The third-most senior House Republican at the time, Rep. Young was flagged due to the presence of a similarly named individual whom the FBI deemed suspicious. 

Cat Stevens/Catherine Stevens 

The popular folk singer, who changed his name to Yusuf Islam after becoming a Muslim, was on a flight to the United States that was diverted in order to prevent him from entering the country. It was not clear whether this was a case of mistaken identity or if he was actually being monitored by the FBI. Sen. Ted Stevens later attested that his wife, Catherine—who often went by “Cat”—had encountered trouble flying because her name resembled the singer’s.

Bob Owens

Gun blogger Bob Owens of Bearing Arms tweeted that he ended up on a watch list in 2013. Our minds reel at the thought of telling that man he’s not allowed to buy guns. 

Stephen F. Hayes 

This journalist learned that he had made his way onto a watch list, probably for purchasing a one-way ticket to Turkey as part of his job.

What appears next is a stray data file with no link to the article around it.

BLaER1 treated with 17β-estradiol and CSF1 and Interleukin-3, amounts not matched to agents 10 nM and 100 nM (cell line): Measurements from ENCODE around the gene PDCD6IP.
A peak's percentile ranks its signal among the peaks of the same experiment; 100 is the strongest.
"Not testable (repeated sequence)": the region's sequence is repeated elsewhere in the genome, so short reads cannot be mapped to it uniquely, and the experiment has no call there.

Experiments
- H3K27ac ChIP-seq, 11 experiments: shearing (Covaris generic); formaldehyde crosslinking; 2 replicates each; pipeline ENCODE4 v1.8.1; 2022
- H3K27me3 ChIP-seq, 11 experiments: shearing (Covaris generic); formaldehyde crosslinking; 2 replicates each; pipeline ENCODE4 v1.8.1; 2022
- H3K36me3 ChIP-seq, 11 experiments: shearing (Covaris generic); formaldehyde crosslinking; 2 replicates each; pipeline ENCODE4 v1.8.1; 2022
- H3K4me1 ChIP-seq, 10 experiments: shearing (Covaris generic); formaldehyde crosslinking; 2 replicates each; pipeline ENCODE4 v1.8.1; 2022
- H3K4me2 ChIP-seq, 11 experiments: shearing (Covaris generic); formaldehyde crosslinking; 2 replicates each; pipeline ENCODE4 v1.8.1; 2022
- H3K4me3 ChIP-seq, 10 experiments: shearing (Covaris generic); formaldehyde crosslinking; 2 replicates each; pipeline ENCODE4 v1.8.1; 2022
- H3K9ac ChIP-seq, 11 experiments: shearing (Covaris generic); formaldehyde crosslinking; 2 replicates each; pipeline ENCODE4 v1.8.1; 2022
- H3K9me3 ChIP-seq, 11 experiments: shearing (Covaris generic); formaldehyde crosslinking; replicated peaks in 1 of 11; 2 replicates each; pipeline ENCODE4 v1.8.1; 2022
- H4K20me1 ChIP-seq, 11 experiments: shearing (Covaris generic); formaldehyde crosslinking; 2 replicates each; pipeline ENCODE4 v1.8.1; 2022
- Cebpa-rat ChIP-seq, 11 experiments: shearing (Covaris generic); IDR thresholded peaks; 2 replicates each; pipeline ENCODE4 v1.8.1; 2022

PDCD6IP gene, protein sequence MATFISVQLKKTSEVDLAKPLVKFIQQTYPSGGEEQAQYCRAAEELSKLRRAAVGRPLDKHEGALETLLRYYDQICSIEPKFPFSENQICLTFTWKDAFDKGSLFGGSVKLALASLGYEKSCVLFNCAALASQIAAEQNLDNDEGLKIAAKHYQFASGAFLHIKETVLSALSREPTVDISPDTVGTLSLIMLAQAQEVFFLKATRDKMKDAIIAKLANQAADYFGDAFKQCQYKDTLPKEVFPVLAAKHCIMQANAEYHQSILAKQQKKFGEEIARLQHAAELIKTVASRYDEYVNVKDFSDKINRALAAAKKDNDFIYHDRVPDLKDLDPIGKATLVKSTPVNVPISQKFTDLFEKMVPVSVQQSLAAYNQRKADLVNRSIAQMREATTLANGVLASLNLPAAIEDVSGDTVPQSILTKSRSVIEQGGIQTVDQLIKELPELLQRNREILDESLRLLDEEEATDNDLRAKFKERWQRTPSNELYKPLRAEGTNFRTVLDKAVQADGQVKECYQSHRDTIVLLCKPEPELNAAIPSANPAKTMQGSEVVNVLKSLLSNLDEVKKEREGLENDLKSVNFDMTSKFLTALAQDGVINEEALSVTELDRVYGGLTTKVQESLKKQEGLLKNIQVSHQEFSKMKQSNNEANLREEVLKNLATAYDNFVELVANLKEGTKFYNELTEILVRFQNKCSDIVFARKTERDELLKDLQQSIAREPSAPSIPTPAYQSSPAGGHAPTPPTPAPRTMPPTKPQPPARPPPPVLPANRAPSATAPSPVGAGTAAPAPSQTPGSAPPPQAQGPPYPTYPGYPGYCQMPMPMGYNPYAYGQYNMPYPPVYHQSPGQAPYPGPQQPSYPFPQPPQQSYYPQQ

72 DHS Employees 

Even being employed by the Department of Homeland Security doesn’t mean you’re safe. Rep. Stephen Lynch reported that an investigation had revealed 72 DHS employees were on the Terrorist Watch List.

Now remember that most of the individuals named above were probably on one of the lists compiled by the DHS, which contain nowhere near as many names as the actual Terrorist Watch List. If you’re comfortable denying countless people like them their constitutionally protected right to bear arms, without any semblance of due process, then it’s time to face the fact that you’re part of the problem.

Use Your Power!

Contact your representatives in Congress today. Remind them that you oppose secret government lists that can be used to deny your right to keep and bear arms without formal charges, judgments, criminal convictions or any other legal standard. You can call (202) 224-3121, or use NRA-ILA’s “Write Your Lawmakers” tool here.